b. The design of the Canal Street entrance emphasizes its importance
“Champions Way,” is the grand entrance into the project from Causeway Street – directly aligned with Canal Street. It is approximately 50’ x 200’ (10,000 square feet), sized to handle large numbers of people accessing the site and lined with retail facilities to attract walkers. (Nothing of this nature is proposed for either the Friend Street or Haverhill Street approaches.)
About half of Champions Way will be open to the sky, and at the far end, near the rail concourse, is a ‘mixing bowl,’ where the entrance is divided into three parts leading to the Commuter Rail Station, the second-floor TD Garden and the below grade North Station subway station.
Interestingly, the proposed Champions Way has roughly the same dimensions as the Channel Gardens/Promenade leading into New York’s Rockefeller Center. The New York example spreads out into wide sidewalks at either end of the Promenade; here, that would be somewhat comparable to the wide sidewalk along Causeway Street and the expanse of the rail station concourse at the opposite end of the entrance court.
Other local comparisons are also apt. The Canal Street entrance is about one-half the length and roughly the same width as Yawkey Way, used as a pedestrian street for access to the 40,000-seat Fenway Park. South Station’s main entrance has roughly 6,500 square feet divided into two walkways and a row of escalators and small shops. The South Station vestibule also connects with relatively large open areas on both ends, a triangle of sidewalk in front of the station is about 9,300 square feet and a plaza for pedestrians on the opposite side of the street is an additional 17,500 square feet.

c. The new entrance to the site is more than a replacement of existing site entrances.
Walkers currently enter the TD Garden and rail station concourse via east doors facing the sidewalk along Legends Way and west doors facing the O’Neill Building path. This layout is reflected in current pedestrian access patterns with existing peak hour pedestrian traffic heaviest where Friend Street crosses Causeway Street, as commuters walk toward the western doors. The same pattern does not exist at the intersection of Haverhill and Causeway Streets, perhaps because walkers heading to the east entrance use the MBTA’s underground passage beneath Haverhill Street. Once the proposed new development is in place, the importance of the east and west entrances will diminish significantly and the new entrance at Canal Street will be the focus.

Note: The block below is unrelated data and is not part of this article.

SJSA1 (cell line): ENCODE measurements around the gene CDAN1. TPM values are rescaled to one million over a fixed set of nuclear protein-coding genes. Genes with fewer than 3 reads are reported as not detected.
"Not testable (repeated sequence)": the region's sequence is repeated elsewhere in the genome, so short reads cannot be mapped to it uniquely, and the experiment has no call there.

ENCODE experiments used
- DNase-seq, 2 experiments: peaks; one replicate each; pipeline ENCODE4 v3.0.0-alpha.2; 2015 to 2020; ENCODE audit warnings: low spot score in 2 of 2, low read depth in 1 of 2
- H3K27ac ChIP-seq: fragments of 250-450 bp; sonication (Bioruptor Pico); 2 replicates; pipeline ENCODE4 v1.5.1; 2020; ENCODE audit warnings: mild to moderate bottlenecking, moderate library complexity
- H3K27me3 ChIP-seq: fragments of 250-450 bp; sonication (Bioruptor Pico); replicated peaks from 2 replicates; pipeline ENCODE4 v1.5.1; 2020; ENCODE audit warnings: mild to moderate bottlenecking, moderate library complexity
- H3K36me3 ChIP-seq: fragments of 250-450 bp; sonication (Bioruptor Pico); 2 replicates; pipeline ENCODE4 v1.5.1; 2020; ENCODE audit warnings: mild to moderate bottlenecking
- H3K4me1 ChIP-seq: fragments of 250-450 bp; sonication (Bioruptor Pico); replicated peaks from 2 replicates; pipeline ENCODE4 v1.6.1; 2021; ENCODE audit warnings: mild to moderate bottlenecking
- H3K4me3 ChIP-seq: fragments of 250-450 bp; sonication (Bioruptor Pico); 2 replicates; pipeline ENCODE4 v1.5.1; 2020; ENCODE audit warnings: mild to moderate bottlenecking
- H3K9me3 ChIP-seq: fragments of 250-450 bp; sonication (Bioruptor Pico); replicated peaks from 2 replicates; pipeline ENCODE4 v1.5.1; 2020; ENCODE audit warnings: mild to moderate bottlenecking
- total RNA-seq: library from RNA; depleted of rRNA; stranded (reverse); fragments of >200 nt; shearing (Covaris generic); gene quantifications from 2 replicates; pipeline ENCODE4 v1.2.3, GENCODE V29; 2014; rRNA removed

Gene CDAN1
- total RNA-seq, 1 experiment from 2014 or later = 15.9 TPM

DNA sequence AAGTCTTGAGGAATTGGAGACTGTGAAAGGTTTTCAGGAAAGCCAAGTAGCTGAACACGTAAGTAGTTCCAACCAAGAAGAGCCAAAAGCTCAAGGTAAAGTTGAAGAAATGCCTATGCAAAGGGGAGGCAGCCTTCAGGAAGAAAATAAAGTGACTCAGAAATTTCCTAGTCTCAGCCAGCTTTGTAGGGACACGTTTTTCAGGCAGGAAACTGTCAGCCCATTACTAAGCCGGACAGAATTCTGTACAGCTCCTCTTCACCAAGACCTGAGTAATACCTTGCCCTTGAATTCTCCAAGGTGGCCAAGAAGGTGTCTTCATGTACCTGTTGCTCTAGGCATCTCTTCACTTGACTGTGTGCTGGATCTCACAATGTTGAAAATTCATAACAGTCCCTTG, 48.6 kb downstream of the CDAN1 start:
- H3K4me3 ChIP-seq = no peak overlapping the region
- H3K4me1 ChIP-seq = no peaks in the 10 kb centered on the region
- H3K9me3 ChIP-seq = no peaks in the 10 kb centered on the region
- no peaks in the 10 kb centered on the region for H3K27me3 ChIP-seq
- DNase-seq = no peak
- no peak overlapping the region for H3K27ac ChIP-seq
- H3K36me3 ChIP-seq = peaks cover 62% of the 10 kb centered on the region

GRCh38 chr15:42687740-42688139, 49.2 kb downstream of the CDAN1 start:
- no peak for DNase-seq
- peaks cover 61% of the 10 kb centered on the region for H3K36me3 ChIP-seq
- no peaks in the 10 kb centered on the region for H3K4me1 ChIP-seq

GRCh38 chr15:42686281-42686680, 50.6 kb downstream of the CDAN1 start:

3. Projections of pedestrian activity on parallel streets do not seem to reflect the current design. Causeway Street intersects with four streets in front of the project site – Portland, Friend, Canal and Haverhill, and the distance between the streets is quite narrow. The intersections of Portland, Friend and Canal are three-way, and Haverhill St. is a four-way intersection. All have at least one crosswalk, and there are signals at Haverhill and Portland Streets. A brief analysis of each street is useful to explore their role in the pedestrian network leading to North Station. As noted above, Canal Street is the primary pedestrian route and the other streets have narrower sidewalks, fewer retail outlets catering to Garden event patrons, and more parking lots that reduce the quality of the pedestrian experience.

  • Portland Street, slightly west of the project site, serves relatively few pedestrians. Most walkers on this street may be heading toward the O’Neill Federal Building at the corner of Causeway and Merrimac Streets, and some may be heading toward the west entrance to the TD Garden and the rail station concourse, although the walking route is not direct.
  • Friend Street provided a more direct route to the west entrance of the TD Garden/Rail Station, but it crosses Causeway Street at a location that does not align with the O’Neill Building pathway, and the existing diagonal path across the project site will disappear with the new development.
  • Haverhill Street provides access to the Orange Line/Green Line station, and both sides of this 2-block street have been recently developed with large apartment buildings. However, many loading zones for the new buildings and vehicular entrances make the street less pedestrian-friendly than Canal Street.

4. Pedestrian volume projections may need re-examination.
Existing and projected pedestrian volumes for the four street crossings are provided in the document. Existing pedestrian volumes are highest in the weekday AM peak hour at Portland Street which would seem to stem from Commuter Rail passengers walking from North Station, exiting via the west door and walking toward downtown.